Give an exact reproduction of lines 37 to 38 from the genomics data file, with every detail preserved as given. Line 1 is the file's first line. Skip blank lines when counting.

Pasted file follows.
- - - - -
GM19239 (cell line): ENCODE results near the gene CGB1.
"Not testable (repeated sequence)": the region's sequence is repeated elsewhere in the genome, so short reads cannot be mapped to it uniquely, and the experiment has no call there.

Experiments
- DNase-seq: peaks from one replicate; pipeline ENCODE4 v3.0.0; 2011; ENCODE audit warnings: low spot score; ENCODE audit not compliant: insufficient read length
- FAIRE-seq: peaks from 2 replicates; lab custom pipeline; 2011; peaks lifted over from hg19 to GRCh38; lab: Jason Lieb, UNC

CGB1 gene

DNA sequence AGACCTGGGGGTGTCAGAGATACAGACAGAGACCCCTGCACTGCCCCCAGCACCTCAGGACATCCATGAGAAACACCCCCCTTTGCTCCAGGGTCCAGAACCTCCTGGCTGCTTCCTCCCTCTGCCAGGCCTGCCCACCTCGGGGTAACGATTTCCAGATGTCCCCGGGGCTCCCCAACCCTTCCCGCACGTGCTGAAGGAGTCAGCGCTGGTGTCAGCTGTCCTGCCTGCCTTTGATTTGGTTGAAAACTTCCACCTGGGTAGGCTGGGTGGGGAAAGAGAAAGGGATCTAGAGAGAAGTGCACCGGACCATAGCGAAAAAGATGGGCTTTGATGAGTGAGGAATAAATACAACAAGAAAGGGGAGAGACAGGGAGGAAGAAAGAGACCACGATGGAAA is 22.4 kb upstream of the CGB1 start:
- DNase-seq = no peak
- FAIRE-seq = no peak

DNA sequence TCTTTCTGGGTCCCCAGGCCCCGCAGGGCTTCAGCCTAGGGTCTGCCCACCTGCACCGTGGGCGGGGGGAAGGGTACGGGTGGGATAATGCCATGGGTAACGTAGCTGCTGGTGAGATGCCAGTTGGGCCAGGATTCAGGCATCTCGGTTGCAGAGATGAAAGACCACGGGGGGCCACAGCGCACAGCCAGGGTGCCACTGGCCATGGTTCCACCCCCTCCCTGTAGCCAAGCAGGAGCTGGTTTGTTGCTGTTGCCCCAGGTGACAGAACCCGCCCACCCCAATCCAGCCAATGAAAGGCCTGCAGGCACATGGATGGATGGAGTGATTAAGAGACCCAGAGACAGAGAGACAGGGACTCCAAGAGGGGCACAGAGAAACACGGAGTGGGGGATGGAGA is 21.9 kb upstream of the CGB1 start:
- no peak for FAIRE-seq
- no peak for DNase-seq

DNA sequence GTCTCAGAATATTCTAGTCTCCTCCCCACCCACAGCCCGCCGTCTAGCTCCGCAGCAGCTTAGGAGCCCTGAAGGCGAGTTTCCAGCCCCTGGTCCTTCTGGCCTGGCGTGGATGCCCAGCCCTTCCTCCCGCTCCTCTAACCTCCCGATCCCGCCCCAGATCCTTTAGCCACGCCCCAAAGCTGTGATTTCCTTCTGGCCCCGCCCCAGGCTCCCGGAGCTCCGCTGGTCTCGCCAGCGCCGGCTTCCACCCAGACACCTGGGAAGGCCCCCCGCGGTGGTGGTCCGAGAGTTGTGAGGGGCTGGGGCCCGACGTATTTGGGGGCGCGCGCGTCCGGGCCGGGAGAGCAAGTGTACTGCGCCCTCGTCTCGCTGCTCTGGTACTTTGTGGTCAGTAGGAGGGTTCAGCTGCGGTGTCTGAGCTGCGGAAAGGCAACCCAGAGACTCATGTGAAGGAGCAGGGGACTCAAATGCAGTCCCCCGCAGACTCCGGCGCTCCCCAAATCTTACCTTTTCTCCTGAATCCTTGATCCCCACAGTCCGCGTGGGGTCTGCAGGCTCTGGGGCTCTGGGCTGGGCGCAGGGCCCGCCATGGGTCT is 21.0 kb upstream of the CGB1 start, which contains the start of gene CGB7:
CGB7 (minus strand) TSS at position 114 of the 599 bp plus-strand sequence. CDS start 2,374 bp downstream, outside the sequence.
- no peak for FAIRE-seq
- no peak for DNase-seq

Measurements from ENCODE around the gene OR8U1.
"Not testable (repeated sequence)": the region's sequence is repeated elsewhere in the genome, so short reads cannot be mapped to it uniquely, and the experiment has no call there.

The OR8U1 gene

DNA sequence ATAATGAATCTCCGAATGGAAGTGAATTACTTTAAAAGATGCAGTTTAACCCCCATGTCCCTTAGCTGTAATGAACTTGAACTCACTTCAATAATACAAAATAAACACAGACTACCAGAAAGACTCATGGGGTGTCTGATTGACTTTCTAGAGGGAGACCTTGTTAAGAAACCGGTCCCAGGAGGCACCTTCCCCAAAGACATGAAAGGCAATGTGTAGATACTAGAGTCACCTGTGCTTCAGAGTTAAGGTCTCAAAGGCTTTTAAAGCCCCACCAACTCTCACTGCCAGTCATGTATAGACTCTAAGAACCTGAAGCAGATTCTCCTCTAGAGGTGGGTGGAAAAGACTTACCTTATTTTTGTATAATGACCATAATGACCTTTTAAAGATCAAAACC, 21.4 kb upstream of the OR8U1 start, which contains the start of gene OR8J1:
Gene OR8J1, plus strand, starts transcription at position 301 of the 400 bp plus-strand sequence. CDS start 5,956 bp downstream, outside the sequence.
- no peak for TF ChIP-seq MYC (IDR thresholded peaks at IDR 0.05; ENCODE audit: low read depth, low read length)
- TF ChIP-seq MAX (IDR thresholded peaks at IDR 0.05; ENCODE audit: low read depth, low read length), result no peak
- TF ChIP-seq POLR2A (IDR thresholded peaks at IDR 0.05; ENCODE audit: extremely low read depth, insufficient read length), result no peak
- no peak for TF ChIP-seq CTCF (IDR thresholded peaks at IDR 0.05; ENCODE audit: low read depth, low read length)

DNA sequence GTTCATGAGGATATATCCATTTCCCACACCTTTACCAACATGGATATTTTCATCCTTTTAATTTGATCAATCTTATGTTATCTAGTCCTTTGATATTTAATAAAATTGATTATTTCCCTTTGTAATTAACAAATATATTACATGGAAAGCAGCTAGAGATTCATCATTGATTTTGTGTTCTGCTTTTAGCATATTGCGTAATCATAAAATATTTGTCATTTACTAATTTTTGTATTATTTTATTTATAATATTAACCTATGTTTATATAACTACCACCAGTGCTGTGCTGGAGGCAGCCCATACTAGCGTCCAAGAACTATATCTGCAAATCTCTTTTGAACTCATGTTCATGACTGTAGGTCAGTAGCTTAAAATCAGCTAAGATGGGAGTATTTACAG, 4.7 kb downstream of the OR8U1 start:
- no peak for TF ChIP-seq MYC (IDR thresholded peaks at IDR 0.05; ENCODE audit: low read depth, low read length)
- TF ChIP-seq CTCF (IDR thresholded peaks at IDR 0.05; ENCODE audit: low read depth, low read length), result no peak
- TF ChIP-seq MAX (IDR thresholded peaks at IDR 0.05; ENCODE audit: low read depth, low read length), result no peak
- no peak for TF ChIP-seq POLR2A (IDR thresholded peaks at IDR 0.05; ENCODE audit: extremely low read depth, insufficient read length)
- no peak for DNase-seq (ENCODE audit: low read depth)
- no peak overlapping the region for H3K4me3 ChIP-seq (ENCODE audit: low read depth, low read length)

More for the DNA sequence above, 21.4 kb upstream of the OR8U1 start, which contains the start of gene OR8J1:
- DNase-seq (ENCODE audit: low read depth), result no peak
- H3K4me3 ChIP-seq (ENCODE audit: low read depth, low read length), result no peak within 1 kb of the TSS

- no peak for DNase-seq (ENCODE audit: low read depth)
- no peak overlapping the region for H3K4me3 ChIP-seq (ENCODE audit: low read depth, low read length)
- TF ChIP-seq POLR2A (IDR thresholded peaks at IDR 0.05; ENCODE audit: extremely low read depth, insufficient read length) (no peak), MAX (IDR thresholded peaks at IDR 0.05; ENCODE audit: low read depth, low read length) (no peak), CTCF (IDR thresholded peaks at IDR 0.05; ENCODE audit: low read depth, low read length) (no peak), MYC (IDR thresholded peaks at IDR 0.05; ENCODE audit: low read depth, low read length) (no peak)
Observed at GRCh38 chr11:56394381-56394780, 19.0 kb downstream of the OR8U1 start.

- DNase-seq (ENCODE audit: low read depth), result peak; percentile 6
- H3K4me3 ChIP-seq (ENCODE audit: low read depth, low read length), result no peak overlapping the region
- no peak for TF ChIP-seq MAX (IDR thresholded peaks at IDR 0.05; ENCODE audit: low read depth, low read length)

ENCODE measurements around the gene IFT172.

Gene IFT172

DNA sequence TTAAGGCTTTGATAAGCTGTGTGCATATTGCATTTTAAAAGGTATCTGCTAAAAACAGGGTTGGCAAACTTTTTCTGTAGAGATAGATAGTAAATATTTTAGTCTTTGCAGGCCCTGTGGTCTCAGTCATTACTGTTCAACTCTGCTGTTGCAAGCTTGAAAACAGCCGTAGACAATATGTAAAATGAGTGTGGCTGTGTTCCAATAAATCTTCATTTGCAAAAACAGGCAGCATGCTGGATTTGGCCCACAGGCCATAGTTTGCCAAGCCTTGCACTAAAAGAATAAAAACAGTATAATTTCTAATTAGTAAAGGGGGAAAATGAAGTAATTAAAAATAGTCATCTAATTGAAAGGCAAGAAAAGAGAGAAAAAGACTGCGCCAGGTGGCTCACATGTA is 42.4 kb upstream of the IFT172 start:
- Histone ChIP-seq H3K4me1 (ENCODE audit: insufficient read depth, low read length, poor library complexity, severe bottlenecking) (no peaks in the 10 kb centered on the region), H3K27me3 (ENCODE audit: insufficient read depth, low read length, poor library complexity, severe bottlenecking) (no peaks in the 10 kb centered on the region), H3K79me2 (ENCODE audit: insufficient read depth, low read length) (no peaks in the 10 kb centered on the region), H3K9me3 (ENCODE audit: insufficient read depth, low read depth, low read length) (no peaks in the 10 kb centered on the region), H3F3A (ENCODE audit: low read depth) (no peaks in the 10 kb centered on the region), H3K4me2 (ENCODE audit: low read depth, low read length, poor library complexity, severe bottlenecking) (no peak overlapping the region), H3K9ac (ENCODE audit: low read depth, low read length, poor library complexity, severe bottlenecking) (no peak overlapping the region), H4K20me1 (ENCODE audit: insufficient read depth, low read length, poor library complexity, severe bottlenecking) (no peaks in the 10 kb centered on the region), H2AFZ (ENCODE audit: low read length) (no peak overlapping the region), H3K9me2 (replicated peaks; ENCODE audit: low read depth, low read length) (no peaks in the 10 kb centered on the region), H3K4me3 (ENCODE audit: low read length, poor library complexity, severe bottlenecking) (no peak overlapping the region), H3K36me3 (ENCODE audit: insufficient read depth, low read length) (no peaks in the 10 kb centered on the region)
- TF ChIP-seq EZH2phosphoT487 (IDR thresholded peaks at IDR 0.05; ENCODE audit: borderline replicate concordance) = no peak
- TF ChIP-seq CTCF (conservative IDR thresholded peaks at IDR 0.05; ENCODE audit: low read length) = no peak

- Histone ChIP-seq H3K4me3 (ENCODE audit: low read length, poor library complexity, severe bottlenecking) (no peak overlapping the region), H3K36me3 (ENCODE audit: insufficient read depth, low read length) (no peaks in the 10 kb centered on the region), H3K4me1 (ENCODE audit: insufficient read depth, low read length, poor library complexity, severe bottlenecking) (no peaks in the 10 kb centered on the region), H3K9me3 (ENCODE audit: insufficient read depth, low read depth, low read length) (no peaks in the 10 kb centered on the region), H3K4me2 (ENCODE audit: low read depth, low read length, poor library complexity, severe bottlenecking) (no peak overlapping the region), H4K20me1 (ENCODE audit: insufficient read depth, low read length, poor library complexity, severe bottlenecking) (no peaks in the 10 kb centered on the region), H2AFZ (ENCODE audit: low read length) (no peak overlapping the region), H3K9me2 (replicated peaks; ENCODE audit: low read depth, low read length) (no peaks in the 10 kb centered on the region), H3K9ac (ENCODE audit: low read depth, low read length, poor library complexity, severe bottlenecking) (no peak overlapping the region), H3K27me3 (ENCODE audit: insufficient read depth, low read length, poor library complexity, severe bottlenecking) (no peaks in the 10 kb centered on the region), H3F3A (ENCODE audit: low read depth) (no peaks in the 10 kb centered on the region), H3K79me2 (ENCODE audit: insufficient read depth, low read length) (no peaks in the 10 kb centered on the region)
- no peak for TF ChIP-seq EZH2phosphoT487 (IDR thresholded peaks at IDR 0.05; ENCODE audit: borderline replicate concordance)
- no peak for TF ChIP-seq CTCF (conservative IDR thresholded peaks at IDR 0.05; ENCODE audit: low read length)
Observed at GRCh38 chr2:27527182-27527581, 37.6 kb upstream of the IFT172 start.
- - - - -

- no peak overlapping the region for H3K4me3 ChIP-seq (ENCODE audit: low read depth, low read length)
- TF ChIP-seq POLR2A (IDR thresholded peaks at IDR 0.05; ENCODE audit: extremely low read depth, insufficient read length) (no peak), MAX (IDR thresholded peaks at IDR 0.05; ENCODE audit: low read depth, low read length) (no peak), CTCF (IDR thresholded peaks at IDR 0.05; ENCODE audit: low read depth, low read length) (no peak), MYC (IDR thresholded peaks at IDR 0.05; ENCODE audit: low read depth, low read length) (no peak)